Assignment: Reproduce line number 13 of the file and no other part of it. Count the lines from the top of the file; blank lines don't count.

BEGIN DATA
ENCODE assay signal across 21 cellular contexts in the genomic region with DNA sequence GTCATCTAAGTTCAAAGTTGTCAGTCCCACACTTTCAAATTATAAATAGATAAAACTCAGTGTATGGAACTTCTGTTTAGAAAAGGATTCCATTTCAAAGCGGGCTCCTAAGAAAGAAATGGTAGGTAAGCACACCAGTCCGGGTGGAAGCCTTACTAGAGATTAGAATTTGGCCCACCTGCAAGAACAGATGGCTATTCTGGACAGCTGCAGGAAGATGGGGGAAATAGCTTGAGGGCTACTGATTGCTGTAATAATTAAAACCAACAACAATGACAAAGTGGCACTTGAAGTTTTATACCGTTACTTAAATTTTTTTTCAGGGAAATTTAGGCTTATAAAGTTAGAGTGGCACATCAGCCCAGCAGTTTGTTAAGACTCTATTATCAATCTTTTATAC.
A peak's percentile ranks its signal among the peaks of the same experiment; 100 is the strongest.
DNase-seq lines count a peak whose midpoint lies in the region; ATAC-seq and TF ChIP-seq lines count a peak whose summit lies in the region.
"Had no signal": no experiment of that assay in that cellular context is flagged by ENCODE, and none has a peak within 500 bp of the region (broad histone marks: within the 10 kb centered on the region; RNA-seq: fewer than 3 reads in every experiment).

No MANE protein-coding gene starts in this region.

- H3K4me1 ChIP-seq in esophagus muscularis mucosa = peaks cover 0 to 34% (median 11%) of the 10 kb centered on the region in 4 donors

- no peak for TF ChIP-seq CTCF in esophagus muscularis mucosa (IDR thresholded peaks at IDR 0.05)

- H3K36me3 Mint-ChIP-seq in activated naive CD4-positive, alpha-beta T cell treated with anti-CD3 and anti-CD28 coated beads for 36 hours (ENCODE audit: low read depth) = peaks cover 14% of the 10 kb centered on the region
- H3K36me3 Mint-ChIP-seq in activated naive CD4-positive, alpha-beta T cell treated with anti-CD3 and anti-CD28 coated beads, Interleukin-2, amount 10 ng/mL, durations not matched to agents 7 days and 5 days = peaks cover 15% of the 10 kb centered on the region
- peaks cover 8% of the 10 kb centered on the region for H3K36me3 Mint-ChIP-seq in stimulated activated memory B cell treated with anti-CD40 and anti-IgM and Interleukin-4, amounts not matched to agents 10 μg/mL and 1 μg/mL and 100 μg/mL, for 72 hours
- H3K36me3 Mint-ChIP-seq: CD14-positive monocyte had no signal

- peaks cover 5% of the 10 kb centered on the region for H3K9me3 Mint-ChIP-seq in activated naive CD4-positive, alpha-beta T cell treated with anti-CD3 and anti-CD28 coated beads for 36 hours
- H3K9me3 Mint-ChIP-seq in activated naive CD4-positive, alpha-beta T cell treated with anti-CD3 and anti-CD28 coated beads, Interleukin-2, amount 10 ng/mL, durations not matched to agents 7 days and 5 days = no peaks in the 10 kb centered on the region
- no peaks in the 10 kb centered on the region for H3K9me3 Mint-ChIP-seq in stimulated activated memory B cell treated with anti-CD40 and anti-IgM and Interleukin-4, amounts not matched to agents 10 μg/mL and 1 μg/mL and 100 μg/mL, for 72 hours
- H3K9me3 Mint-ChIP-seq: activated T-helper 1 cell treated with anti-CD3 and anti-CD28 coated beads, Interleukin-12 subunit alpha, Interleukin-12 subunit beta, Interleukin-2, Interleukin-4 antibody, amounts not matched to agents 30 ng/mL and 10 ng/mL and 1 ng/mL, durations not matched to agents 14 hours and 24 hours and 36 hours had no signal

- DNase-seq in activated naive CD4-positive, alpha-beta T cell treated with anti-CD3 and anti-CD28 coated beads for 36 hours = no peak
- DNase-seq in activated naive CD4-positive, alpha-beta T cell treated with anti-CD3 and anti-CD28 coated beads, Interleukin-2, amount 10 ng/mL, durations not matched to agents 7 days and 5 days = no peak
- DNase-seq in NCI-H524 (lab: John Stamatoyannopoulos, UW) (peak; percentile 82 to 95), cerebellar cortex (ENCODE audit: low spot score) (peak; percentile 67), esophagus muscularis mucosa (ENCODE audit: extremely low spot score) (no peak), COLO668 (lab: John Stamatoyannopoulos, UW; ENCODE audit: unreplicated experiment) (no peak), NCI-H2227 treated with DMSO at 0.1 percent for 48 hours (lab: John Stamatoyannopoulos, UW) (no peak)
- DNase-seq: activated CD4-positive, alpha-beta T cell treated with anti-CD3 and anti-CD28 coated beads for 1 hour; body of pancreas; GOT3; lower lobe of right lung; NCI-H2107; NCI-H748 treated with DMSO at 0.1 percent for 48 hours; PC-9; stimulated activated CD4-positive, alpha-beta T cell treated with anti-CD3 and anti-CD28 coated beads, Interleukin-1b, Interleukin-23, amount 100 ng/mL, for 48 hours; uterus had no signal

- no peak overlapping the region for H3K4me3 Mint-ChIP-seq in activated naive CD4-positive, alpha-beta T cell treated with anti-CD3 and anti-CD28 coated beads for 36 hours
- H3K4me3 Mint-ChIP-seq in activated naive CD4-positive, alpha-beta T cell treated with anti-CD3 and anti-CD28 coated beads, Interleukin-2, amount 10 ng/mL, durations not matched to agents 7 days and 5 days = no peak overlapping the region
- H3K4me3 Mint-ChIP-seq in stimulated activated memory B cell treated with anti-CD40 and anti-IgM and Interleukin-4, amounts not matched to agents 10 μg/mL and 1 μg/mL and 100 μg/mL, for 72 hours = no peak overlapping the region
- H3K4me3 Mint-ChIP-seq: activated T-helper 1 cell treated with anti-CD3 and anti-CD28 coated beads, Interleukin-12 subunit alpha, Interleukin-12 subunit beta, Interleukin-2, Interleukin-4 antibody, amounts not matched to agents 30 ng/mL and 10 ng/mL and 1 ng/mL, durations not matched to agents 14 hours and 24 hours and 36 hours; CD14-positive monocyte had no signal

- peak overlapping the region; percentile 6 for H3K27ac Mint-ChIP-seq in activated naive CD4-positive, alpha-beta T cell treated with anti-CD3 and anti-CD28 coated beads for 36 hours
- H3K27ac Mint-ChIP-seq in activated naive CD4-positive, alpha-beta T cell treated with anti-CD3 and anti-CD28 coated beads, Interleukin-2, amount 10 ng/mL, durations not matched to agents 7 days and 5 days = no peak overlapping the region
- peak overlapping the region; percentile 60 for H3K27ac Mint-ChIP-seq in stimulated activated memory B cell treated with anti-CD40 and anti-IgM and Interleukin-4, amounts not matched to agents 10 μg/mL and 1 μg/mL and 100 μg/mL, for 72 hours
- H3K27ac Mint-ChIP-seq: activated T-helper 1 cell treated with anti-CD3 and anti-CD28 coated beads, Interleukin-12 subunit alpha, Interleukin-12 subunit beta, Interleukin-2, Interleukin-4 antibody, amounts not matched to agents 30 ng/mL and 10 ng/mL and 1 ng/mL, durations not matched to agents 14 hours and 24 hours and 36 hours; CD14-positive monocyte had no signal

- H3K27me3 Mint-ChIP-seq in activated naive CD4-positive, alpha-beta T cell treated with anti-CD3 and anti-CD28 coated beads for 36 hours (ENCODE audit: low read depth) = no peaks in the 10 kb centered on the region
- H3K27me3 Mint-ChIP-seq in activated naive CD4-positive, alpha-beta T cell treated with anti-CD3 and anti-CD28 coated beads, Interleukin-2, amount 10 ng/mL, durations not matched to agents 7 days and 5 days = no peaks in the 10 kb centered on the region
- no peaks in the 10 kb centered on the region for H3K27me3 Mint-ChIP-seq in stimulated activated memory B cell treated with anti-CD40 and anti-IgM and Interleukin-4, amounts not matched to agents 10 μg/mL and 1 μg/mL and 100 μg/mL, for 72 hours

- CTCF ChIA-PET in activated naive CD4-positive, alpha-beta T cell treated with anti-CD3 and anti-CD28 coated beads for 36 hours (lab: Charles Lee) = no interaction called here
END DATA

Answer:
- H3K9me3 Mint-ChIP-seq in activated naive CD4-positive, alpha-beta T cell treated with anti-CD3 and anti-CD28 coated beads, Interleukin-2, amount 10 ng/mL, durations not matched to agents 7 days and 5 days = no peaks in the 10 kb centered on the region